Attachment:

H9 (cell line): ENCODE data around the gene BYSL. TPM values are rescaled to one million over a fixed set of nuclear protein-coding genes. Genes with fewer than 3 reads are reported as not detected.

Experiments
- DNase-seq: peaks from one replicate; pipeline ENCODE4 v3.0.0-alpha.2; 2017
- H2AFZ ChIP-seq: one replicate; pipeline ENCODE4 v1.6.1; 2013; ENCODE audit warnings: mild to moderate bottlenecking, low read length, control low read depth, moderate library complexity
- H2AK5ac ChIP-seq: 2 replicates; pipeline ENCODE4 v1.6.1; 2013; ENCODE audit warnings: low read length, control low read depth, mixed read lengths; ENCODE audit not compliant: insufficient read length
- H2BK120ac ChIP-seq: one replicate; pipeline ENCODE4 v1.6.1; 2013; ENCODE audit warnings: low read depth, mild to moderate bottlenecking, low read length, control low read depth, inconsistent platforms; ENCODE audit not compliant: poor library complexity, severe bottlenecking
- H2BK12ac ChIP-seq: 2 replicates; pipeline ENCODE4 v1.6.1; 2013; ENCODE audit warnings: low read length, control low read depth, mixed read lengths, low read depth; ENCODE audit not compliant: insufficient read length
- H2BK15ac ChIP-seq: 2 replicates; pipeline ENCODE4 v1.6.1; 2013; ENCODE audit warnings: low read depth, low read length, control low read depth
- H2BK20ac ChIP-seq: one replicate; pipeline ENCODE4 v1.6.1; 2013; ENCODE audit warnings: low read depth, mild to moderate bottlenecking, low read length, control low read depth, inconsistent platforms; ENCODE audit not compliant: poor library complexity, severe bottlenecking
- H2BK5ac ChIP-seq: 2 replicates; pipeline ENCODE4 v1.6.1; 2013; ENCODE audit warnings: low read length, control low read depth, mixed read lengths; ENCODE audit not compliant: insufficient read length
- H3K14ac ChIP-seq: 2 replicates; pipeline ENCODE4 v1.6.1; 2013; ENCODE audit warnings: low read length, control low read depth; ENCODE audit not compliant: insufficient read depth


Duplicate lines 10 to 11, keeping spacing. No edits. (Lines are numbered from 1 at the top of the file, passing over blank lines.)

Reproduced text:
- H2BK5ac ChIP-seq: 2 replicates; pipeline ENCODE4 v1.6.1; 2013; ENCODE audit warnings: low read length, control low read depth, mixed read lengths; ENCODE audit not compliant: insufficient read length
- H3K14ac ChIP-seq: 2 replicates; pipeline ENCODE4 v1.6.1; 2013; ENCODE audit warnings: low read length, control low read depth; ENCODE audit not compliant: insufficient read depth